Free Screenings All Day at Concordia
Ethnographic Film Festival Screens Films and Hosts Guest Speakers
The culture and traditions of unique communities is on display during the the International Ethnographic Film Festival of Quebec, which is on until Sunday, March 17. FIFEQ describes their work as a kind of “visual anthropology.”
Founded in 2003 after a conference on visual anthropology, FIFEQ has since brought together students from Université de Montréal, Concordia University, McGill University and Université de Laval.
The festival reflects on the debates and ethical issues that surround the way visual media is used to study cultures and societies.
FIFEQ’s mission is to showcase these films while making them widespread, accessible and free to everyone.
“This year, involvement is going to be big,” said Léa Marinova, the coordinator of theConcordia University committee. “The university was not very involved last year — it had a small team. There are many beautiful and important films [being screened this year] so the Concordia day is longer.”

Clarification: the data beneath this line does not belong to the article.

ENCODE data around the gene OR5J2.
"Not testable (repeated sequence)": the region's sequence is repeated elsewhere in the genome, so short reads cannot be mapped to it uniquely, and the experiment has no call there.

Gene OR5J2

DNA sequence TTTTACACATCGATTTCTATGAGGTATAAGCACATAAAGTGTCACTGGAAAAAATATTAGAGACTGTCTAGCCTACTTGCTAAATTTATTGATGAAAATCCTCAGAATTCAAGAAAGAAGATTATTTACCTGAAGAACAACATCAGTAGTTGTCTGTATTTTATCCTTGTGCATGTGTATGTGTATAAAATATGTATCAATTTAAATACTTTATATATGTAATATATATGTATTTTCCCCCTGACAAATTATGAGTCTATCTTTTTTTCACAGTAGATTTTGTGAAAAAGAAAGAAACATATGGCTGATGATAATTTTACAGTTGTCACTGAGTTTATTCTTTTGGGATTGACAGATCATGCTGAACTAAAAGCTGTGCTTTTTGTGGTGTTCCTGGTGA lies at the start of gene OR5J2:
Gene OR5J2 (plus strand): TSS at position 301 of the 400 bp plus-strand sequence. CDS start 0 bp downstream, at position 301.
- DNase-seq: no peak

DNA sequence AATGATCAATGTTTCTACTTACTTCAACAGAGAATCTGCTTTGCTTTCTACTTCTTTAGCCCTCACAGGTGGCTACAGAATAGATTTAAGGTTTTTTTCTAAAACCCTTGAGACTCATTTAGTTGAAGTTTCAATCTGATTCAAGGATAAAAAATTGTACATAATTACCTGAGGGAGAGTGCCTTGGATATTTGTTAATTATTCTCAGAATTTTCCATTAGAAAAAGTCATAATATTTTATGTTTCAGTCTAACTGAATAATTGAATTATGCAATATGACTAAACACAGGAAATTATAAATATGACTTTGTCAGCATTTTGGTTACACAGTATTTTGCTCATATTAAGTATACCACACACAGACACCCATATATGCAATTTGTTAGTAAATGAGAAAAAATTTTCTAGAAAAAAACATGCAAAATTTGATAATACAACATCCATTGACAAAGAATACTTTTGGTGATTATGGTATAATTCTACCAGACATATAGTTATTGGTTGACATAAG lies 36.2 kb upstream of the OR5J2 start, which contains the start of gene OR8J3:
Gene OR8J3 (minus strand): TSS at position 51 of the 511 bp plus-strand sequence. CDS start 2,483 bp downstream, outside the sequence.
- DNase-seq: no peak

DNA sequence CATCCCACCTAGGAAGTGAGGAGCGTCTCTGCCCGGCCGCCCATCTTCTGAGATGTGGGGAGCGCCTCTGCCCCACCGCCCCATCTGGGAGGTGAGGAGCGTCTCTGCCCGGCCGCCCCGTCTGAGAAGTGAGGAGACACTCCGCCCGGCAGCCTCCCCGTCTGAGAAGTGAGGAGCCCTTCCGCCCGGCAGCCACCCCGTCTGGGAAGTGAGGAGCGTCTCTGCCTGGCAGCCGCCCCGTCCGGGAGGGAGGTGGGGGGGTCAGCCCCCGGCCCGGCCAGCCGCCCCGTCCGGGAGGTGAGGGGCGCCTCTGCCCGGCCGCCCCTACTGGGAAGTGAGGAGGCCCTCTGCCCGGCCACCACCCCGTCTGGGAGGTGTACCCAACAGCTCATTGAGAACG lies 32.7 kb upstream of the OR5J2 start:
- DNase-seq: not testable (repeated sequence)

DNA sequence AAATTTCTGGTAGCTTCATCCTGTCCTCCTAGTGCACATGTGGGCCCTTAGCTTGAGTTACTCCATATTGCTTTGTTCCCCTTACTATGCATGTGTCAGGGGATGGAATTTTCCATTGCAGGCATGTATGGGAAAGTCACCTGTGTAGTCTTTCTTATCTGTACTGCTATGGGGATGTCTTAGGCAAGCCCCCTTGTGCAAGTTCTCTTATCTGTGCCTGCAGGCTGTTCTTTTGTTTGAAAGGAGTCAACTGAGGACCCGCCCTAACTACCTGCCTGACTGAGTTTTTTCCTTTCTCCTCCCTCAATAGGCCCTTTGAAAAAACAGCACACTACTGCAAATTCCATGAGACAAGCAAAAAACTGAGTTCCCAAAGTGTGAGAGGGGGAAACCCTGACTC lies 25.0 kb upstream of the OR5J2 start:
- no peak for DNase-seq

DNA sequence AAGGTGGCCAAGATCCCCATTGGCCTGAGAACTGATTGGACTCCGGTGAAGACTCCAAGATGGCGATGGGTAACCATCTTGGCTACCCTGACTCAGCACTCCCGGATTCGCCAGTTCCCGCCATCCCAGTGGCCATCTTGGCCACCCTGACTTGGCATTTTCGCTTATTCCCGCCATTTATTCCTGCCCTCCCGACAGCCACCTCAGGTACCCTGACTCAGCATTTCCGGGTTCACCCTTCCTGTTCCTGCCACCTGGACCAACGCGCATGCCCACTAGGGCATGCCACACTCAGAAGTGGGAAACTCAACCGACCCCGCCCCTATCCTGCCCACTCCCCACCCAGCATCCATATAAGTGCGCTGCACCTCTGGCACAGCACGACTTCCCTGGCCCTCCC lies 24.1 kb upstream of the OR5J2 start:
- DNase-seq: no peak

Marinova’s favourite movie is Jeans and Marto , a film in the Migrations block about a young man from a remote village in Ethiopia who wants to study in university against the will of his family and village.
Sunday is the last day of FIFEQ and the screenings. Each block will be followed by a discussion with guest speakers.
Schedule March 17
1:10 p.m. Block 1: Traditional Ethnography
3:15 p.m. Block 2: Experimental Approaches to Ethnographic Film
5:30 p.m. Block 3: Migrations
7:15 p.m. Block 4: Rural Life
FIFEQ screenings in H-110 / March 17 all day / free
Closing Party at Kafeïn (1429A Bishop St.) / March 17 at 9:30 p.m